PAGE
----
CZAAWE Research Projects

CZAW Projects - Thermography

IRT as a Tool to Assess Animal Welfare

Infrared thermography (IRT) is a tool that can be used to estimate temperature remotely by measuring the amount of thermal energy that an animal or object emits. All living organisms emit thermal energy in the form of radiation as a result of normal physiological processes. An IRT camera can be used to create a visual map of an animal’s body temperature, which is referred to as a thermogram.

Finding new ways to assess the emotional lives of animals is critical to advancing our understanding of animal welfare. It is also incredibly important to develop methods that are non-invasive, thereby not affecting the animals during the process. Infrared thermography is a potential way for us to do just this. The body’s response to certain things, such as stress and positive experiences, can have an impact on temperature. This means that in some cases, changes in the temperature of body parts, such as the eyes, can tell us how an animal is responding to an event. This kind of information is really valuable, as we cannot ask an animal directly how it is feeling. It is hard enough for us to understand how other humans are feeling. imagine how difficult it is to grasp how other species – most of which perceive the world very differently than we do and cannot communicate with us using words – are experiencing the world around them from an emotional standpoint.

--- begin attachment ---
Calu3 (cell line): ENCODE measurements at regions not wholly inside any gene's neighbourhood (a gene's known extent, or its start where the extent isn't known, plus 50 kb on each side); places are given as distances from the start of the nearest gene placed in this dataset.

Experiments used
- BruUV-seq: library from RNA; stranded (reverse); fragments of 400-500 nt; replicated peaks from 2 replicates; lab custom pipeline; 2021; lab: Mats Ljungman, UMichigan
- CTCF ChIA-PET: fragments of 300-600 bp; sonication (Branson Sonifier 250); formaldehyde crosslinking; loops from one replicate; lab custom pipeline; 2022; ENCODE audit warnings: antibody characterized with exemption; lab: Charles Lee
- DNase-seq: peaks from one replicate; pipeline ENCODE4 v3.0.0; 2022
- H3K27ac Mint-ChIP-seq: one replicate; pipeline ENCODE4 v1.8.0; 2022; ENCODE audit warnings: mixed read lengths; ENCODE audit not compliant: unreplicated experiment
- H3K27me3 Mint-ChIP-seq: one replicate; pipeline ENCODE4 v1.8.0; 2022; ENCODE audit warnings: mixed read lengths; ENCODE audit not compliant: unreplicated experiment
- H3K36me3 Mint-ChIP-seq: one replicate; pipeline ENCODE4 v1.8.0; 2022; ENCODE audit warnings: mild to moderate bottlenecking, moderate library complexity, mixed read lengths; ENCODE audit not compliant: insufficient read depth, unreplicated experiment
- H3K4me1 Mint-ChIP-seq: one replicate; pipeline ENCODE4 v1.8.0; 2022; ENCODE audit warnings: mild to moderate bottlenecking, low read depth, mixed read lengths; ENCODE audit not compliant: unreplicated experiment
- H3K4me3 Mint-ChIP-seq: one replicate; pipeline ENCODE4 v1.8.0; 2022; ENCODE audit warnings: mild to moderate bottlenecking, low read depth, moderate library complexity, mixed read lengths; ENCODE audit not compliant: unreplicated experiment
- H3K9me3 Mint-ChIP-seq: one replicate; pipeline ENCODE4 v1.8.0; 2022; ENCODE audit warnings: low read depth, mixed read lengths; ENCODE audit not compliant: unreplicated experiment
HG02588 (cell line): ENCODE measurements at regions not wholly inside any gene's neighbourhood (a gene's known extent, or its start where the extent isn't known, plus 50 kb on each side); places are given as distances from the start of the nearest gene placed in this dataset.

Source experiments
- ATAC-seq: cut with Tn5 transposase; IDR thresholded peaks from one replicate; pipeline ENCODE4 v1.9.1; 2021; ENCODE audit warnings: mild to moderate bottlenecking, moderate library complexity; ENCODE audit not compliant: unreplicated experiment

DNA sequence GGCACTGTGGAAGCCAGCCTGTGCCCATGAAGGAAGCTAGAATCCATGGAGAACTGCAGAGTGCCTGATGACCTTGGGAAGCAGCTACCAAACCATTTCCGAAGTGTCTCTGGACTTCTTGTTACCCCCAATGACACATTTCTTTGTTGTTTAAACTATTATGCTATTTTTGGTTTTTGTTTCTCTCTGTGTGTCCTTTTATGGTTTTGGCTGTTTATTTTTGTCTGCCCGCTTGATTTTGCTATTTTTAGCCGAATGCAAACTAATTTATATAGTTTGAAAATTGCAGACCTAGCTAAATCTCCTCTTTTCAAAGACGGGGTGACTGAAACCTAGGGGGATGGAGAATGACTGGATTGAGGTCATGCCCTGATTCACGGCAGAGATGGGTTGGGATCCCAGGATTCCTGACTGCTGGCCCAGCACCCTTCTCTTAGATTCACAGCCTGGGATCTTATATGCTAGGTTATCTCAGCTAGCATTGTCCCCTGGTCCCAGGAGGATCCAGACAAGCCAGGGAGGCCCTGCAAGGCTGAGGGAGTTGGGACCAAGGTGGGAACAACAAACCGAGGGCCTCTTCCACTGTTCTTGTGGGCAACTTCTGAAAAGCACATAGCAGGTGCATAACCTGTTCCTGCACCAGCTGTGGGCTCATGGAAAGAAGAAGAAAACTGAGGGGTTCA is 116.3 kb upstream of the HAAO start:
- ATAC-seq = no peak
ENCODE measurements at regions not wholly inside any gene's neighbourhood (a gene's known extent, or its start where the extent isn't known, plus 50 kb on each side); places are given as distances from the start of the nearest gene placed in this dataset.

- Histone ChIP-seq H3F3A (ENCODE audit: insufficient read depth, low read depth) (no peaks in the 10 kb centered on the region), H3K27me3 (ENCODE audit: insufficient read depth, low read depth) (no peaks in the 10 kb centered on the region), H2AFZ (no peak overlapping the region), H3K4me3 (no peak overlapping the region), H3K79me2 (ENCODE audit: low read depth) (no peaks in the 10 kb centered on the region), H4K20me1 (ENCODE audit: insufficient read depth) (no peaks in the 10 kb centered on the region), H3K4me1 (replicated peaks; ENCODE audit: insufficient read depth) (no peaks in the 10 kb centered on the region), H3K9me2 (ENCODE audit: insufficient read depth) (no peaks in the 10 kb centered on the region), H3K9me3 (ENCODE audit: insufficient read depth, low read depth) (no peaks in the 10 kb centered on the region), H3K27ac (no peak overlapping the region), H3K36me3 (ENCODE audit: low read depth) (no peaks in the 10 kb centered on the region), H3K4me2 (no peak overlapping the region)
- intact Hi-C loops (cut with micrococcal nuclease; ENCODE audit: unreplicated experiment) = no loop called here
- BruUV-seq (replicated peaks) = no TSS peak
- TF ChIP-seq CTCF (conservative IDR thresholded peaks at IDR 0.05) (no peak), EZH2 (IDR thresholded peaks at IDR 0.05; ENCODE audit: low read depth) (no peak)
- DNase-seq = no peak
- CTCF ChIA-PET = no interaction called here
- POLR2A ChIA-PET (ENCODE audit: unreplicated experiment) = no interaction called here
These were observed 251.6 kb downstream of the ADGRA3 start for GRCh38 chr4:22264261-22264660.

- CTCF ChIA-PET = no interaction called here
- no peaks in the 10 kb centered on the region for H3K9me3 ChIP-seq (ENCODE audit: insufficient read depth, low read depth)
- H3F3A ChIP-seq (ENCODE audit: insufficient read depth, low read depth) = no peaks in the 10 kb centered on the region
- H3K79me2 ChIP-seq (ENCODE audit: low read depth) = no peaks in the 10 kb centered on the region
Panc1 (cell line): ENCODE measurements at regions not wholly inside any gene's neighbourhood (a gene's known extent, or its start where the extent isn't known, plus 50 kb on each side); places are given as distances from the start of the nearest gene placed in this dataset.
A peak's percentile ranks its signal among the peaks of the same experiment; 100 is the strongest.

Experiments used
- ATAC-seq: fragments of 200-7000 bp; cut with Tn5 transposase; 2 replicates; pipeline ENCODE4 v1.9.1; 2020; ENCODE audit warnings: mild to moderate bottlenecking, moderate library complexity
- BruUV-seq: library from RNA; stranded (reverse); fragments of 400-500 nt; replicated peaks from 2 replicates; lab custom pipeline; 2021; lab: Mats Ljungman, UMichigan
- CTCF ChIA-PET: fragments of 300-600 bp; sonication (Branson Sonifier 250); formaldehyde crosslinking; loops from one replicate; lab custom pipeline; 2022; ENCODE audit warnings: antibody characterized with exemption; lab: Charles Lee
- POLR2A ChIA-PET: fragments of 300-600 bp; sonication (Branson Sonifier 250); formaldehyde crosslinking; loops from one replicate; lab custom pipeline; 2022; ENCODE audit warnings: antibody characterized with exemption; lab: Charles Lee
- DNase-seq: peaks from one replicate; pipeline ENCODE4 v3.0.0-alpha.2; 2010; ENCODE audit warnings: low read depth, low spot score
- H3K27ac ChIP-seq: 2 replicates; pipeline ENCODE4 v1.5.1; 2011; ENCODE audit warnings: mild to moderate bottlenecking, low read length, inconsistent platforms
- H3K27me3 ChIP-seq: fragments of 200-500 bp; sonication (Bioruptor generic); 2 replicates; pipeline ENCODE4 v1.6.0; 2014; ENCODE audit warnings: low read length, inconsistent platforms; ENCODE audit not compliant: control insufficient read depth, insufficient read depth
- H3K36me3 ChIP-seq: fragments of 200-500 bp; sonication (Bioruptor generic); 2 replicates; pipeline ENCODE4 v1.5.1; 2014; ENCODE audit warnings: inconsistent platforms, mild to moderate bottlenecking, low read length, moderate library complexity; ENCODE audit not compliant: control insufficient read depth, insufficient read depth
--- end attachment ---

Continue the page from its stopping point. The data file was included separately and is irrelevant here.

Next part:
Detroit Zoological Society staff are currently investigating new ways to use IRT to assess animal emotional states and their impacts on welfare. In 2016, staff collected IRT images of giraffes before and after they voluntarily participated in feeding encounters with Detroit Zoo visitors. The results showed that temperatures in areas indicating emotional arousal did not change during the course of visitor encounters, suggesting these experiences were largely neutral for the giraffes. Staff are currently applying the same approach to understand the welfare impacts of interactions with humans during routine husbandry and training exercises for western lowland gorillas. Developing innovative techniques like IRT are essential to the mission of the Center for Zoo and Aquarium Animal Welfare and Ethics, because they give us more tools to ensure that animals are thriving at the Zoo.

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